Some Insights Into the Psychology Behind Why We Overshop

Something that still catches my attention and that I’m passionate about is discovering how the human mind perceives things, according to different situations and circumstances.

Of course, I’m not the only one. Lots of people are busy researching how to change our perceptions, and the psychology of consumerism is a lucrative business. For instance, media and advertisers use techniques to manipulate our desires, making us believe that we need much more than we actually do.

This is a very interesting video from TIME explaining IKEA‘s strategy to make us want more than we need:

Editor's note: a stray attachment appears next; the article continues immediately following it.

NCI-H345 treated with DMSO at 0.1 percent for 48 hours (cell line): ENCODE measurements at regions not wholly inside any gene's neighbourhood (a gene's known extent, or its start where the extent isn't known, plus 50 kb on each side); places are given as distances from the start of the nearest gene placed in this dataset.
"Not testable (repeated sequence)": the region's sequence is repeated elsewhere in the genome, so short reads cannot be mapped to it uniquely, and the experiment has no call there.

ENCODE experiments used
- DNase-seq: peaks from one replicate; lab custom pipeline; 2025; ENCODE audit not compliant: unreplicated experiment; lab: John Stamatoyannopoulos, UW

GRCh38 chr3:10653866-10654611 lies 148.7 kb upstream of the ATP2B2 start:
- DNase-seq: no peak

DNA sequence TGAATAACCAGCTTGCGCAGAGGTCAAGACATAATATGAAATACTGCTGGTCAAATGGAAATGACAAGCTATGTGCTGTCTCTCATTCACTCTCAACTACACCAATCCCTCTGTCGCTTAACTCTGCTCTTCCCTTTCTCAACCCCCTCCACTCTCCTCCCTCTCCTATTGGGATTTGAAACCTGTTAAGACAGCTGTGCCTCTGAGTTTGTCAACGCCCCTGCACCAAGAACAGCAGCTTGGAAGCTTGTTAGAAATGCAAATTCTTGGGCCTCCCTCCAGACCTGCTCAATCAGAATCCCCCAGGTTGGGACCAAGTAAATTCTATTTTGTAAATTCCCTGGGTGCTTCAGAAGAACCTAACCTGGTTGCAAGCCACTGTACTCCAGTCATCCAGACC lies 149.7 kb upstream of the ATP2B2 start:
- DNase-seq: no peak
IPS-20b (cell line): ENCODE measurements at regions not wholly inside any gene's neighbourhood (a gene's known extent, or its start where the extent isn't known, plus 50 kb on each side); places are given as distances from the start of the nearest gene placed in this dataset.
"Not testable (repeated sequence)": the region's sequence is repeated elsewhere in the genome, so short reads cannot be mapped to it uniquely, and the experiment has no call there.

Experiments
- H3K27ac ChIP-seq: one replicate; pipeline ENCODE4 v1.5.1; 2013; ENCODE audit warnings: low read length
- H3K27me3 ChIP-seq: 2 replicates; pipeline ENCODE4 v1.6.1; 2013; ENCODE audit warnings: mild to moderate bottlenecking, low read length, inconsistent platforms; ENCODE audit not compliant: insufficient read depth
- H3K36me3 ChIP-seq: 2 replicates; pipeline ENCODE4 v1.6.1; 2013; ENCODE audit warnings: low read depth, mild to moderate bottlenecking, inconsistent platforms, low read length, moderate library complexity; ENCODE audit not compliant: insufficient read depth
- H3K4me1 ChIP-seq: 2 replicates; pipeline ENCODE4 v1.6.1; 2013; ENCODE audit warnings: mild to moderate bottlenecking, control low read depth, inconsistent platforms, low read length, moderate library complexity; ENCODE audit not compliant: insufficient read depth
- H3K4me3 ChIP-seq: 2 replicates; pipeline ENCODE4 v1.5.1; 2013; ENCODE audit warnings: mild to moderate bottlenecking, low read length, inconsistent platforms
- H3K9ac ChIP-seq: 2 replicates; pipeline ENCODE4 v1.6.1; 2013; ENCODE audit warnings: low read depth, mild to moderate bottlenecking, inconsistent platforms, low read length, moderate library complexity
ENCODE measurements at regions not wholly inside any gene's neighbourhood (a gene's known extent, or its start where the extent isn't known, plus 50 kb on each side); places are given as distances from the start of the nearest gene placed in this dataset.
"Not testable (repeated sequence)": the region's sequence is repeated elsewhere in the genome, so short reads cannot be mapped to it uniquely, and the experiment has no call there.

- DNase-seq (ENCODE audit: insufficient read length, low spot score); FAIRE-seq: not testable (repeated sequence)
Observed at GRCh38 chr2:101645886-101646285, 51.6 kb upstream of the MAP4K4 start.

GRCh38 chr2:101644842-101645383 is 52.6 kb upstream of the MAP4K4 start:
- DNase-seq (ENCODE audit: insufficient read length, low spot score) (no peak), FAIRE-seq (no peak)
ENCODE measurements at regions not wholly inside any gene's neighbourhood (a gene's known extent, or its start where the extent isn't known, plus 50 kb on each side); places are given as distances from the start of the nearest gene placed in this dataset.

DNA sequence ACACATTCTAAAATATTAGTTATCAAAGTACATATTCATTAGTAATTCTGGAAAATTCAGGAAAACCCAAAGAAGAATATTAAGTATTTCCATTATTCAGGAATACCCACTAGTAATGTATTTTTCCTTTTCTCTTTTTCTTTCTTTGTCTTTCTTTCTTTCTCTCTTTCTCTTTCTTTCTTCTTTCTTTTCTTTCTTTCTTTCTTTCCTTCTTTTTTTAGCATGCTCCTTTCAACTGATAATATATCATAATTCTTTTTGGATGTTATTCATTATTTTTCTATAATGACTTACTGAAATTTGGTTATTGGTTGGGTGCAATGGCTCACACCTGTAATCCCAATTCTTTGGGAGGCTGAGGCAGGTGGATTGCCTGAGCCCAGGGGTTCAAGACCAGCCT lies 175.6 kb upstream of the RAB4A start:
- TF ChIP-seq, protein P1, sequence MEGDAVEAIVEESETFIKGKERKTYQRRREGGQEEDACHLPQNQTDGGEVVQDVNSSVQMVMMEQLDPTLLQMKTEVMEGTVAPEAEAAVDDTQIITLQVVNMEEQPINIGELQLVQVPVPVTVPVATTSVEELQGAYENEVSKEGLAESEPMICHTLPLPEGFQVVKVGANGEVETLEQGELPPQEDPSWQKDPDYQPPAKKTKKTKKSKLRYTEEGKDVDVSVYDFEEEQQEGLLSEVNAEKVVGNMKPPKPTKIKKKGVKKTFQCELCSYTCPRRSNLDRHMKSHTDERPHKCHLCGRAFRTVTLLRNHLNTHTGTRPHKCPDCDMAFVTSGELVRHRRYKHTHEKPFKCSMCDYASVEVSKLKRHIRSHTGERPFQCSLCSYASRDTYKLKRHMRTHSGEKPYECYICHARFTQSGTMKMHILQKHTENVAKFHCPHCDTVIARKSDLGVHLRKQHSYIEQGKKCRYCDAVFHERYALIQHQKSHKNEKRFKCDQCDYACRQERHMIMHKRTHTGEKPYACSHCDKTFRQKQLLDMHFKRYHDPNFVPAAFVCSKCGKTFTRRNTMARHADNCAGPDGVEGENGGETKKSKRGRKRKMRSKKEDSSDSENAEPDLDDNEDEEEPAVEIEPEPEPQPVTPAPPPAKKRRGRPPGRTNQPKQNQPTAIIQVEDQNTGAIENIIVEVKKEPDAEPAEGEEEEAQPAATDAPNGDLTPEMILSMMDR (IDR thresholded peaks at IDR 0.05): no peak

• The showroom journey begins with large items that can’t be loaded into our shopping carts, creating a feeling of anticipation and anxiety.
  • When we finally reach the point where we can pick items up, we’re worried about finding the ones we wanted, so are more likely to put them in the cart.

The video also gives some tips about avoiding some of these selling techniques:

  • Have a list of what you need.
  • Don’t shop if you’re depressed or anxious.

Having or not having material things doesn’t bring satisfaction for much longer than a few moments.

As Confucius said: “A true gentleman is one who has set his heart upon the Way. A fellow who is ashamed merely of shabby clothing or modest meals is not even worth conversing with.”

 

 

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